The surgery was performed under local-regional anaesthesia. Appropriate aseptic and sterile conditions prevented post-operative infections. During the operation, the NaviStent was placed over the remaining teeth (Fig. 11). The NaviStent was primarily fixated around the undercuts of the remaining teeth and additionally by application of a denture adhesive (prothese kleefcreme).

The osteotomies were prepared at maximum of 1500 rpm using the Navident navigation system to guide the drilling procedure in real-time by indicating the desired drilling pathway on the computer screen. Prior to the use of each new drill, a calibration process is performed (Fig. 12). No punching of the gingival tissues was performed prior to the preparation of the implant sites.

In the first patient, 2 Xpeed® Anyridge® implants (Megagen, Seoul, South-Korea) were installed. At locus 15; a 10 mm length and a 4 mm wide fixture was inserted whereas at locus 24 a 13 mm length and a 3,5 mm diameter wide implant was installed (Fig. 13, Fig. 14, Fig. 15).

In the second patient, a solitaire Xpeed® Anyridge® implant with a length of 10 mm and a diameter of 3,5 mm was placed at locus 22 (Fig. 16, Fig. 17). An Xpeed® Anyridge® implant consists of a nanolayer of calcium ions incorporated on the sandblasted, large-grit, acid-etched (SLA) implant surface. All the implants were inserted into the maxilla with a maximum insertion torque of 35 Ncm.

As the implant fixtures were also calibrated for use with the navigation system (Fig. 18), their exact position could also be tracked during insertion. This means that both implant preparation drilling and the implant placement process are tracked in real time. Depth of drilling and placement are guided by Navident using on screen visual representation and auditory cues to aid the clinician. Immediately after implantation, cover screws were placed onto the implants and hand torqued (Fig. 19, Fig. 20).

Postoperatively, patient received a prescription for antibiotics (amoxicilline 1000 mg, 2x/d, 4 days), for non-steroidal anti-inflammatory drugs (ibuprofen 600mg, 3x/d) and for a mouthwash (chlorhexidine 0,12%, 2x/d). After 1 week, a post-operative visit was scheduled. No signs of infection or inflammation were present as the healing went on uneventfully (Fig. 21, Fig. 22, Fig. 23).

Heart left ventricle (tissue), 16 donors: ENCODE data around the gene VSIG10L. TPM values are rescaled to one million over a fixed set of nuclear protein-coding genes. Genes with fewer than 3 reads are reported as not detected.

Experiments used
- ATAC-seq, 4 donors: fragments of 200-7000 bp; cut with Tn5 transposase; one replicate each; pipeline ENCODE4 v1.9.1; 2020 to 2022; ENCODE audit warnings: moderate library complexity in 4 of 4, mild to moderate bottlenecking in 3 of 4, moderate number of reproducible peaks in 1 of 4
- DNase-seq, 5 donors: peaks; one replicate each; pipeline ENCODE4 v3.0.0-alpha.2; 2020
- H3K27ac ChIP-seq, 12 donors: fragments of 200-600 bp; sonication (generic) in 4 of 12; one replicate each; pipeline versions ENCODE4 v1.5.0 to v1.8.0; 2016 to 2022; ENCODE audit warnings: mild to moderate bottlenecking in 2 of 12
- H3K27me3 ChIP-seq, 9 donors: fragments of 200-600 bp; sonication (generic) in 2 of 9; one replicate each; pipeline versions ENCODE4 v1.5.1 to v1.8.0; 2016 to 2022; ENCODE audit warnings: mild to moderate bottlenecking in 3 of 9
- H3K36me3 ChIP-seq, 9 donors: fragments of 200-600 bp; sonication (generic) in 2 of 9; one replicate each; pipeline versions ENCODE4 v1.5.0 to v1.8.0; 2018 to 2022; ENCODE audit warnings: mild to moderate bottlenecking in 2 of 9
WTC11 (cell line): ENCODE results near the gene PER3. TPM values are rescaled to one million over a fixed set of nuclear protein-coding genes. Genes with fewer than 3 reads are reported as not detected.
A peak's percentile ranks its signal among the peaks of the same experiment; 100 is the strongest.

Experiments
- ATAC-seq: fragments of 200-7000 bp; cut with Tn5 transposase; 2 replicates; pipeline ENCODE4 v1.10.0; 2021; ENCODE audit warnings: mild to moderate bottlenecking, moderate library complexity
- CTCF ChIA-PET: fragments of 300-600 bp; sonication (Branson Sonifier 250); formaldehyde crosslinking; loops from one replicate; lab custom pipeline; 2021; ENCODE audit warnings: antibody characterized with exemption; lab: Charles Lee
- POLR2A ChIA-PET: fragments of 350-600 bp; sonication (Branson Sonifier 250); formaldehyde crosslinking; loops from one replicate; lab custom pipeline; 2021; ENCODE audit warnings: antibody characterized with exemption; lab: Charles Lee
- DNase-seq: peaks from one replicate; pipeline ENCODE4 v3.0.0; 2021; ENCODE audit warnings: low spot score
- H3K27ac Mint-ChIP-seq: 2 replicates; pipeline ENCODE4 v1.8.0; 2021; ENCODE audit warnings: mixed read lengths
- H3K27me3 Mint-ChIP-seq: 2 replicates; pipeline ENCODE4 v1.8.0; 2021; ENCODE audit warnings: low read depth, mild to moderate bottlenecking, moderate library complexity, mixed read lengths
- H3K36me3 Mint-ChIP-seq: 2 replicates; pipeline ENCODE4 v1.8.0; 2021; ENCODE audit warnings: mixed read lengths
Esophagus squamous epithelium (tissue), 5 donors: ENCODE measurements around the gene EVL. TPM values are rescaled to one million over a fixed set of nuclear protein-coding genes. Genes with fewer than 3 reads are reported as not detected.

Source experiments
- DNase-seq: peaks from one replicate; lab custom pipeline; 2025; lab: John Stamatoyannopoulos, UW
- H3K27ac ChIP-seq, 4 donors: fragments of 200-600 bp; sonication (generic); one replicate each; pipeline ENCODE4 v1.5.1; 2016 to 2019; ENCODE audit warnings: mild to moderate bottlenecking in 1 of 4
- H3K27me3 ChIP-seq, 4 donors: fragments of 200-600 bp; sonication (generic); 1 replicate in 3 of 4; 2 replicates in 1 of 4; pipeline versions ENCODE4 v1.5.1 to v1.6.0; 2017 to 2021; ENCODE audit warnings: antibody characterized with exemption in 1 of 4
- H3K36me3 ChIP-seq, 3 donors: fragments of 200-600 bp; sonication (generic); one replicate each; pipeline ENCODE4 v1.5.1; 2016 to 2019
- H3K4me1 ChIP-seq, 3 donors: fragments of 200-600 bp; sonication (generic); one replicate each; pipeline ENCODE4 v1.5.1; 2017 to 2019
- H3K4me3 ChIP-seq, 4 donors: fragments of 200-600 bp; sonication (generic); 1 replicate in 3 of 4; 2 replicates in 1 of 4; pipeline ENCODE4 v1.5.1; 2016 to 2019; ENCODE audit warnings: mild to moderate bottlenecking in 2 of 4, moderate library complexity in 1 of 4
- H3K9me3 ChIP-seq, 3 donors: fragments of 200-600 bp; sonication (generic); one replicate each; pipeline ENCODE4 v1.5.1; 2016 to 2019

In a one week postoperative follow up the patients reported no pain or swelling associated with the dental implant procedure. Further postoperative results are being tracked and reported as part of a qualitative study being done in cooperation with the University of Ghent. The potential of the Navident dynamic navigation system with regard to minimally invasive and accurate implant surgeries will be evaluated during this study.

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1. Albrektsson T, Dahl E, Enbom L, et al. Osseointegrated oral implants. A Swedish multicenter study of 8139 consecutively inserted Nobelpharma implants. J Periodontol 1988; 59:287–296.

2. Jacobs R, Adriansens A, Naert I, Quirynen M, Hermans R, van Steenberghe D. Predictability of reformatted computed tomography for preoperative planning of endosseous implants. Dentomaxillofacial Radiology 1999; 28,37–41.

3. Rothman SL, Chaftez N, Rhodes ML, Schwarz MS. CT in the preoperative assessment of the mandible and maxilla for endosseous implant surgery. Work in progress. Radiology 1988; 168:171–175.

4. Jacobs, R., Adriansens, A., Verstreken, K., Suetens, P. & van Steenberghe, D. Predictability of a three-dimensional planning system for oral implant surgery. Dentomaxillofacial Radiology 1999; 28:105–111.

5. Israelson H, Plemons JM, Watkins P, Sory C. Barium-coated surgical stents and computer- assisted tomography in the preoperative assessment of dental implant patients. Int J Periodontics Restorative Dent 1992; 12:52–61.

6. D’haese J, Van De Velde T, Komiyama A, Hultin M, De Bruyn H. Accuracy and Complications Using Computer-Designed Stereolithographic Surgical Guides for Oral Rehabilitation by Means of Dental Implants: A Review of the Literature Clin Impl Dent Rel Res 2012; 14: 321–335

Navident is cleared by the FDA for sale in the United States. Navident is approved for commercial sales and distribution in Canada by Health Canada. It has also received the CE mark; please contact ClaroNav.